The Saint and the Five Kings:
Or How the Saint Became Saintly
A Literary Speculation in Saintliness by David Vineyard

   You can be well versed in the saga of Simon Templar, the Saint, Leslie Charteris’s creation, have read all the books and short stories by Charteris and others, seen all the movies and television episodes, have followed his adventures on radio, in the long running comic strip written by Charteris and drawn by Mike Roy, and later John Spanger and Doug Wildey, and his own comic book featuring newspaper reprints and original material by Charteris, and still not know the story of the Saint and the Five Kings. That is because the Five Kings never appeared between the covers of an actual book, but only in the Saint stories appearing in the British pulp magazine The Thriller, commencing with issue number 13 dated May 4, 1929.

   The Five Kings make their auspicious debut with this line:

   â€œSnake” Ganning was neither a great criminal nor a pleasant character, but he is interesting because he was the first victim of the organization known as the Five Kings…

   If that sounds familiar, it is because when is saw print in hard covers from Hodder and Stroughton a year later in 1930 as Enter the Saint, a key change had been made. The title of the story had been changed from “The Five Kings” to “The Man Who Was Clever” and the “organization known as the Five Kings,” now read “the organization led by the man known as the Saint.”

   You would not know what the Saint was to mean to The Thriller and its success in this early issue. There is no stick figure with a halo on the cover or inside the magazine, and while the Saint is identified as the Saint in the story no mention of him as an individual is made anywhere in the promotion, nor is that rectified for the rest of the year despite the appearance of the rest of the stories that comprise Enter the Saint and the two Saint novels that follow, The Last Hero, aka The Saint Closes the Case, and The Avenging Saint. The closest the Saint gets to headlining is in a story entitled “The Return of the Joker,” as the Saint is the fifth king, or Joker.

   Earlier that year two J. G. Reeder stories comprising Edgar Wallace’s Red Aces had appeared, and at that point it was Edgar Wallace that was the backbone of The Thriller, and it doesn’t take much imagination to see that Charteris’s Five Kings is very much a variation of Wallace’s Four Just Men, with each man hidden by a King in the deck of cards and the Saint behind the Joker.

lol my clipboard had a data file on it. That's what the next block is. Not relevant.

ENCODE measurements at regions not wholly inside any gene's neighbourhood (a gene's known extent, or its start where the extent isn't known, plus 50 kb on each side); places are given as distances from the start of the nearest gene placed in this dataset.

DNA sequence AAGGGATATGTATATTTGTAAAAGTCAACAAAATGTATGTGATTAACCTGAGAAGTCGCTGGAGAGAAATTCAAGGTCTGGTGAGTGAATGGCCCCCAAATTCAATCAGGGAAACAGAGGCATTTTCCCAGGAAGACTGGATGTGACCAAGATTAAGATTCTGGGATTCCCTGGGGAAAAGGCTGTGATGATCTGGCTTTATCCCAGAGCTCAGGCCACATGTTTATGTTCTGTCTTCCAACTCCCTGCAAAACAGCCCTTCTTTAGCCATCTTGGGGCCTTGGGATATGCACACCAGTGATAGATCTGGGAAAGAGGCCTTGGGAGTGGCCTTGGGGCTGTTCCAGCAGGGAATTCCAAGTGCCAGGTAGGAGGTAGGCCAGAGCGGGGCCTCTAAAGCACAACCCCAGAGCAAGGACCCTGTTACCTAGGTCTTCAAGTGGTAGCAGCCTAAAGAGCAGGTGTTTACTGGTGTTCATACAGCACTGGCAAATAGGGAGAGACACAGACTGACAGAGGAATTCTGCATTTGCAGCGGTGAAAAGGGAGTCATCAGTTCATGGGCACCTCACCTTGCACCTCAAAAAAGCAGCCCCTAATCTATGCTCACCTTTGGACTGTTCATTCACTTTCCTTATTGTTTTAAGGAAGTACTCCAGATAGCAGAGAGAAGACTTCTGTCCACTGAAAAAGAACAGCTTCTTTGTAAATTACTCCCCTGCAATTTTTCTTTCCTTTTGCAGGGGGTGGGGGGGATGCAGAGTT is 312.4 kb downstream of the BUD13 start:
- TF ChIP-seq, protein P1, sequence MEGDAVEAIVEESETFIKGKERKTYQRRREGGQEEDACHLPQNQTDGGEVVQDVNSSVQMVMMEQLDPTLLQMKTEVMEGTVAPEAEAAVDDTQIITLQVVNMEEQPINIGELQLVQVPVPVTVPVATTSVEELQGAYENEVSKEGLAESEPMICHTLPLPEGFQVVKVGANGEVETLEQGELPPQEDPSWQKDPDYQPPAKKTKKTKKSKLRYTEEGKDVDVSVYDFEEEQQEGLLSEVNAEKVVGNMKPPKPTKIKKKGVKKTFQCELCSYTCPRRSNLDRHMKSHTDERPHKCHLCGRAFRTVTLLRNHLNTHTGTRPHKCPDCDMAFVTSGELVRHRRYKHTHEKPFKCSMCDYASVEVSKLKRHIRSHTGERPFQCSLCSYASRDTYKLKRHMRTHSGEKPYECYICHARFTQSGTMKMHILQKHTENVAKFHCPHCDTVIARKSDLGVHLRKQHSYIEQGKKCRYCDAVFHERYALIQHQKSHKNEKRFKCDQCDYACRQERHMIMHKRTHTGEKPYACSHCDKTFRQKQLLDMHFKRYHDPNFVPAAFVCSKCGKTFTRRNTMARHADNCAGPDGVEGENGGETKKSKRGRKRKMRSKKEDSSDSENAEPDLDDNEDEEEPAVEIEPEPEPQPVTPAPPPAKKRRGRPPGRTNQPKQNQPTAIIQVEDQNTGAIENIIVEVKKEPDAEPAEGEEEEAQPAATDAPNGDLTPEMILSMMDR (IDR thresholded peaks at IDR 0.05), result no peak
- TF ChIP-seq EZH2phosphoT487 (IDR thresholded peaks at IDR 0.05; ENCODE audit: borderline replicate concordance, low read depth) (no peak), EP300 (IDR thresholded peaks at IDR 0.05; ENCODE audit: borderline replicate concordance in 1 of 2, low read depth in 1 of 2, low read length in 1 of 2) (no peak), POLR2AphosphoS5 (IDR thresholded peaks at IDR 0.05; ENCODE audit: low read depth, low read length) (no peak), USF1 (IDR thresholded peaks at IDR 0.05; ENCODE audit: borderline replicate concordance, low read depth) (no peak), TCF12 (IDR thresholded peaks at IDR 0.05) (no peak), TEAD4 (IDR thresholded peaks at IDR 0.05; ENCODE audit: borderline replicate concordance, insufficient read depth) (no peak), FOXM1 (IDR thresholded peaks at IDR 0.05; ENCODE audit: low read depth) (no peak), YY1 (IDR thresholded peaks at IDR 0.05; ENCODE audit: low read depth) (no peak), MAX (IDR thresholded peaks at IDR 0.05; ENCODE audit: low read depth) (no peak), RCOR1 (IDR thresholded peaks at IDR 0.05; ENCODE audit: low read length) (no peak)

Patricia Holm is even along as the Queen to these five kings and Claude Eustace Teal and even the Saint’s man ’Orace, and in every other way the Saint is the Saint, you just wouldn’t know it based on the copy on the cover or inside the covers. Even the previews don’t mention the Saint, only the Five Kings.

   I’ve found few changes between the story as they appear in The Thriller and the stories in book form, save for that emphasis on the Five Kings by the magazine and by Charteris, and it is clear the selling point, though never stated, is “here is another series along the lines of the Four Just Men.”

   Of course the stories are nothing like Wallace’s Four Just men stories, and other than the Five Kings themselves the Saint is closer to Charteris’s other model, Bulldog Drummond, than Edgar Wallace in most matters. However much Wallace influenced Charteris’s subject matter, he is much closer to Raffles, Arsene Lupin, Sexton Blake, Oppenheim’s Peter Ruff, Drummond, Dornford Yates, John Buchan, and Anthony Hope than even Wallace’s Edwardian gentleman adventurers like the Brigand.

   Early on the Saint even encounters a mad scientist with a gas that dissolves a live goat that more than resembles the fate of Robin Bishop’s small dog in Sapper’s The Final Count, but even then the Five Kings are still getting better press than the Saint however much he dominates the story.

   Knowing how long it takes for reader reaction to be gauged by a magazine in terms of sales and letters, it is possible that it isn’t until Enter the Saint, the first collection of stories after the Saint’s debut in Meet — the Tiger that Simon Templar and his little stick figure avatar began to appear on the cover and in the interior of The Thriller.

   Since none of the stories in the magazine appear in book form under the same title and have those minor variations, and the Saint himself is not mentioned in any of the advertising in 1929, it would be entirely possible to miss him, especially since two other Charteris’s heroes appear in the magazine the same year only to fade into obscurity, while receiving equal weight in terms of promotion by the magazine. however.

   I’m trying to think of another series where a character so successful took that long to be recognized, but other than the 19th century French newspaper serial character Rocambole by Ponson du Terrail, and Nick Carter who started as the boy detective companion to Old Seth Carter, I’m coming up blank.

   Certainly other characters changed notably as their series went on. Good examples of this are Allingham’s Albert Campion and Sayers’ Lord Peter Wimsey. But as clear as it is reading the stories that they are about the Saint and always meant to be about the Saint and no one else, but reading the copy surrounding them you would be hard put to guess that.

   Still, you have to wonder what would have happened if that first book after Meet — the Tiger had been titled Enter the Five Kings? Would a saintly career have been cut short?